Wednesday’s “worst version of Windows” column for Yahoo Tech was a fun stumble down memory lane, and not just because it allowed me to re-read reviews of Windows Me and Windows XP: I also got to dig out some of my semi-treasured collection of software CDs.
I started collecting them once I had a desk of my own at the Post, and these things soon became a core part of my cubicle decor there. Beyond the Windows CDs you saw in the photo atop that column, I have:
- a BeOS CD that I then tried out on my Mac clone and thought was a revelation compared to the Mac OS of 1997;
- a CD for the Snap online service CNet launched with EarthLink in 1997, and which I’m sure nobody else remembers today;
- a system CD from the Power Mac Cube I reviewed for the Post;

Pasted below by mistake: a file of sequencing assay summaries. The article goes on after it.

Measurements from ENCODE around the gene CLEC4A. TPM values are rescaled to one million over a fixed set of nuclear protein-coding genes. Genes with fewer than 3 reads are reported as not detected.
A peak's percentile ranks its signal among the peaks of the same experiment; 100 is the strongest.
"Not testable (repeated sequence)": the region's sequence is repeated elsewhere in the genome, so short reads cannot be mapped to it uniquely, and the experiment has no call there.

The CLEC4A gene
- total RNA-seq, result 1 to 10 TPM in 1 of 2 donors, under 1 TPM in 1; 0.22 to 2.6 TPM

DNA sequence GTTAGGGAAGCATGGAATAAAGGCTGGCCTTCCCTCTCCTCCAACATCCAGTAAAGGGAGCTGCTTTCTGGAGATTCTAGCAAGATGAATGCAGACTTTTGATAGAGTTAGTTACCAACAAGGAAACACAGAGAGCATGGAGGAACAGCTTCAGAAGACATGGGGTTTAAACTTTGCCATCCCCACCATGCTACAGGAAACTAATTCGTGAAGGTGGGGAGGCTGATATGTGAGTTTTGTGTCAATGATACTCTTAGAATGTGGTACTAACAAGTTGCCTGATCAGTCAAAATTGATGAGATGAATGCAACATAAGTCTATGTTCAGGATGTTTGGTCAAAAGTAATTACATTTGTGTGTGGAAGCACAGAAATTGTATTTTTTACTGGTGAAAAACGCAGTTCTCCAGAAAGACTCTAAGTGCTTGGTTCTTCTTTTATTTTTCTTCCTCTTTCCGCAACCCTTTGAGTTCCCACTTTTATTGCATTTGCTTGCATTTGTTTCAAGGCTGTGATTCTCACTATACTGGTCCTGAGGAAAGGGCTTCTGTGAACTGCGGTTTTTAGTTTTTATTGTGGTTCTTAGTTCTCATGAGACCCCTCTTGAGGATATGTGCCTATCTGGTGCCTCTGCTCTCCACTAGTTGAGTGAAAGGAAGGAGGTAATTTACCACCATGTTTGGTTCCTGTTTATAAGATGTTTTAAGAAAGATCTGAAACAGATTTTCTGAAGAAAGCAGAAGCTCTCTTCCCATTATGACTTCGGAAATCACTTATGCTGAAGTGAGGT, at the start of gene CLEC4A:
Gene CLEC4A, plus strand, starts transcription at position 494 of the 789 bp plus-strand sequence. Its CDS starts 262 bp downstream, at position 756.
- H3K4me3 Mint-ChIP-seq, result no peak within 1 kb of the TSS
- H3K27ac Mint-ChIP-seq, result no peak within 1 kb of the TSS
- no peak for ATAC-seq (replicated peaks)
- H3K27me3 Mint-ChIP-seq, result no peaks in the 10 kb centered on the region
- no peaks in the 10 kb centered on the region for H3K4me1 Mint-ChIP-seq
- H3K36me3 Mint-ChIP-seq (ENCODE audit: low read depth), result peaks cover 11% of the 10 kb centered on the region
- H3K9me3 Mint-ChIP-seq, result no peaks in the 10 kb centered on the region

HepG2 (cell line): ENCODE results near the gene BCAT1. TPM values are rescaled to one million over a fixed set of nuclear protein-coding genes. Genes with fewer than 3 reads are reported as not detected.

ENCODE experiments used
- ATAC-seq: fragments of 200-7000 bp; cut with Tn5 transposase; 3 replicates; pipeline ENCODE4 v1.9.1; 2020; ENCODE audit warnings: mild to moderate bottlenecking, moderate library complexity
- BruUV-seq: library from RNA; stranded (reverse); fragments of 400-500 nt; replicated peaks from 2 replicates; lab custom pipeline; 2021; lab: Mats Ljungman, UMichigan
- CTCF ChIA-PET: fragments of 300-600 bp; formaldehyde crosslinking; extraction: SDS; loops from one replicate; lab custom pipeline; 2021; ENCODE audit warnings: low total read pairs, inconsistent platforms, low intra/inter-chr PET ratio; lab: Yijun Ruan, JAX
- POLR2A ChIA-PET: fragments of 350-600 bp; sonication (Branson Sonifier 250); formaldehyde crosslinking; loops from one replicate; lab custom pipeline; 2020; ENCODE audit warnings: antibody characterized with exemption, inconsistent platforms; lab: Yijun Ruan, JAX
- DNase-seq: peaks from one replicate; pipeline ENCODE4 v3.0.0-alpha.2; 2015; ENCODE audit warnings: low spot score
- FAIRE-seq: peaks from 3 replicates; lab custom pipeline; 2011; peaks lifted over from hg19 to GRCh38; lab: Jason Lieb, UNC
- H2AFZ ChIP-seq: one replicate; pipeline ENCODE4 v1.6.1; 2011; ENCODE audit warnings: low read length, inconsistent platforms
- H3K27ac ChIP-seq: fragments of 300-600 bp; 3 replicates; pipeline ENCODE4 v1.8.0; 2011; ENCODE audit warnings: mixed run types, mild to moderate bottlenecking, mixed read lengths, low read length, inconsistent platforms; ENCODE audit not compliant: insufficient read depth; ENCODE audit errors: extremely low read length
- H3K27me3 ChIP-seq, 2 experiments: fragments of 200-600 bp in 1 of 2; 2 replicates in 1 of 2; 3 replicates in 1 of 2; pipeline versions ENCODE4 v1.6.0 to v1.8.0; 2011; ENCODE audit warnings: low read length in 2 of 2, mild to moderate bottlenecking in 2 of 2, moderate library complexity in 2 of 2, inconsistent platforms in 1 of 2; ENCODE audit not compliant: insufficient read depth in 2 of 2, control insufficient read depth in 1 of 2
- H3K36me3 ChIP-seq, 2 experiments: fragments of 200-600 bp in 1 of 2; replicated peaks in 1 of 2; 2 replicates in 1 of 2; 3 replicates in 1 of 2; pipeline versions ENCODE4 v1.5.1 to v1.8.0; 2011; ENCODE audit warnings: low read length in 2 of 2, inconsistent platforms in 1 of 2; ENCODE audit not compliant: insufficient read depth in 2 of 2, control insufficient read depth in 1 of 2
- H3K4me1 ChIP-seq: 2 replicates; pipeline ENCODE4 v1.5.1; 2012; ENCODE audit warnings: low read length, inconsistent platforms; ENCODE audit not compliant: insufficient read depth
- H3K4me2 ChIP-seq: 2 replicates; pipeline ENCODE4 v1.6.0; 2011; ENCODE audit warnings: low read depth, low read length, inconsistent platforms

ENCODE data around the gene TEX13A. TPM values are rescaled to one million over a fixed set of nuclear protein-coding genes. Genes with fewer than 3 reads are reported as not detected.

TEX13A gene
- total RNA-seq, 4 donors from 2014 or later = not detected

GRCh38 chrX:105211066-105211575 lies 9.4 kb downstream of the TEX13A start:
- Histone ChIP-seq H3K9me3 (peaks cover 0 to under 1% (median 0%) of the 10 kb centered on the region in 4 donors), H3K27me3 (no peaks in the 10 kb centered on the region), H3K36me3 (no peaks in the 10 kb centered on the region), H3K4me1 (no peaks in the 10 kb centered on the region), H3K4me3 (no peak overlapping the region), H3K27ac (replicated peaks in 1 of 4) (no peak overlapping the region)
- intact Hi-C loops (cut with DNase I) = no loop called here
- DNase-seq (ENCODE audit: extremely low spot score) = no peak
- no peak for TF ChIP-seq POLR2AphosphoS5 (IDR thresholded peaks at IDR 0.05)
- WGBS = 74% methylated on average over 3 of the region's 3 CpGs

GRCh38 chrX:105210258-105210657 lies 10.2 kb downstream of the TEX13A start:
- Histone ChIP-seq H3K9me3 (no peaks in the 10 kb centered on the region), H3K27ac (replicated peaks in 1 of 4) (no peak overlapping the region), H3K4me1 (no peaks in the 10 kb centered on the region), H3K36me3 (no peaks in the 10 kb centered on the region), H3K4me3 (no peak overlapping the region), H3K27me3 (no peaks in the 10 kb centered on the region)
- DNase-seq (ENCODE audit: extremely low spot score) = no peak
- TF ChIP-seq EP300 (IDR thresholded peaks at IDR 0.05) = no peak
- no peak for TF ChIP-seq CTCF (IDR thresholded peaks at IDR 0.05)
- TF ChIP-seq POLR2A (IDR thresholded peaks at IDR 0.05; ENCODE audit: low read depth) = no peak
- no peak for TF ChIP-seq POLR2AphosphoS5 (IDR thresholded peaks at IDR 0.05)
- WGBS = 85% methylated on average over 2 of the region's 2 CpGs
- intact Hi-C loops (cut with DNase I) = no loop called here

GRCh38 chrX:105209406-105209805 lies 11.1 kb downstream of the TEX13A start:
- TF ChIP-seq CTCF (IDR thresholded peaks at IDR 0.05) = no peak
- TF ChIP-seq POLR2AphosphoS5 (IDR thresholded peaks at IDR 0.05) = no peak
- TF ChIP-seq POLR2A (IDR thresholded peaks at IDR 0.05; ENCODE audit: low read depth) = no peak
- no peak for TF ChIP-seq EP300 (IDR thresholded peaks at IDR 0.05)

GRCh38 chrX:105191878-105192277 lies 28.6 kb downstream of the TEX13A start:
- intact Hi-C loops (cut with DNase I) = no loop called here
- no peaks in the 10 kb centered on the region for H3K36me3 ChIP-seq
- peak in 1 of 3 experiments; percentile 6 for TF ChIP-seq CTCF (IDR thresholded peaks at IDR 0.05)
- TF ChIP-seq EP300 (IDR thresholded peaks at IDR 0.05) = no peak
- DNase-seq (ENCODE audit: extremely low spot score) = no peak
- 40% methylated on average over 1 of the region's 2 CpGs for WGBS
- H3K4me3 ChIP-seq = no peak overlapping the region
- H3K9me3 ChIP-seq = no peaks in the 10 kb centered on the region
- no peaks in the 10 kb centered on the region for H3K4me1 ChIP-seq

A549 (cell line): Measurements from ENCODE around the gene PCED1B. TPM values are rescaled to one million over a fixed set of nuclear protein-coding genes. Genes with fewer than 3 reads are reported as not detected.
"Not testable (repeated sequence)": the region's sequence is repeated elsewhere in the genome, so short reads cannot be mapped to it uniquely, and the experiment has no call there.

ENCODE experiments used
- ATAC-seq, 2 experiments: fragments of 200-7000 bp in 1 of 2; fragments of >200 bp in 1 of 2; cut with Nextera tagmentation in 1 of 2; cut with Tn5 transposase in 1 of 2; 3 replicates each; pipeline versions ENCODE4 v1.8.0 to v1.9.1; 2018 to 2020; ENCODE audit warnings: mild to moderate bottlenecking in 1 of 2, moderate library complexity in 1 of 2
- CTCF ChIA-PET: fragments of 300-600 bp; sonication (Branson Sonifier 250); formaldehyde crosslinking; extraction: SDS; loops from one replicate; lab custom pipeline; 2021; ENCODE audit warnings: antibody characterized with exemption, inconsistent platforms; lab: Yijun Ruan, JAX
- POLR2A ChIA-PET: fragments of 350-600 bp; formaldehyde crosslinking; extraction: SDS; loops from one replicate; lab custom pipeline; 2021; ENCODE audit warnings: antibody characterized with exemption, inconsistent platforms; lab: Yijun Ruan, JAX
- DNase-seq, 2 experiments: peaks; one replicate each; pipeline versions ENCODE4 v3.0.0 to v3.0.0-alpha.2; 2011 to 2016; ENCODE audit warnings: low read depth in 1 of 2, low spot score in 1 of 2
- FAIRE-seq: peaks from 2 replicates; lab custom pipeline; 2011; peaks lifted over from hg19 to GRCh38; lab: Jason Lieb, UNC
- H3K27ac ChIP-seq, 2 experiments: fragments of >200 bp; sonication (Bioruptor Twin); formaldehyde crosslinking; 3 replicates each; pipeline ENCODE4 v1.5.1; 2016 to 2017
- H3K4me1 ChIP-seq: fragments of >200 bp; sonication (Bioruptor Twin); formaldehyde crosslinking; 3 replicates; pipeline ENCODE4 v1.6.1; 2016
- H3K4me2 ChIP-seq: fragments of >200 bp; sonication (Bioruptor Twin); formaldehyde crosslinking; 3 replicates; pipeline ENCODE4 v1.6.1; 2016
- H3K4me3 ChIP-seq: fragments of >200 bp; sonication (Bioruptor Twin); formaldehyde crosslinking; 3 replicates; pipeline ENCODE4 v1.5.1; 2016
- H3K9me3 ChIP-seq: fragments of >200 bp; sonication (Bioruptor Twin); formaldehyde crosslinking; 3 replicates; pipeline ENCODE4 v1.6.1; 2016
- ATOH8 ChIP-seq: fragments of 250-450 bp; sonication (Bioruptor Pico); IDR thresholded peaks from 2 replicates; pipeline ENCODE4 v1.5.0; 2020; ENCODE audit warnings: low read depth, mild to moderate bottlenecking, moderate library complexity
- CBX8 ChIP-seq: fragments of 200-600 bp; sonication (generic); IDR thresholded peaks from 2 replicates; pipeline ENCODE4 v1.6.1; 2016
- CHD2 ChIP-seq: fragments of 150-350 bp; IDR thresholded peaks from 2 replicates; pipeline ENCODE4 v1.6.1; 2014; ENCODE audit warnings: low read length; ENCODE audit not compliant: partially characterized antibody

- a rectangular CD for Windows Media Player 7 that was supposed to portray that awful music app’s interface, and which would be unusable on any computer with a slot-loading optical drive;
- a CD of Insignia Software’s SoftWindows, an emulation app that shipped for the first Power Macs.
These obscurities don’t function as any sort of decor now that they’re stashed in an interoffice envelope. But they do help remind me of where the industry’s come (remember when the only way the Mac was going to survive is if you could run Windows programs miserably slowly on it?) and of reviews that I perhaps could have done better.
And they’re also a type of keepsake that’s been rendered obsolete by the online delivery of almost all software. What am I going to do, take a screengrab of the .zip file that contained my beta download of Windows 10?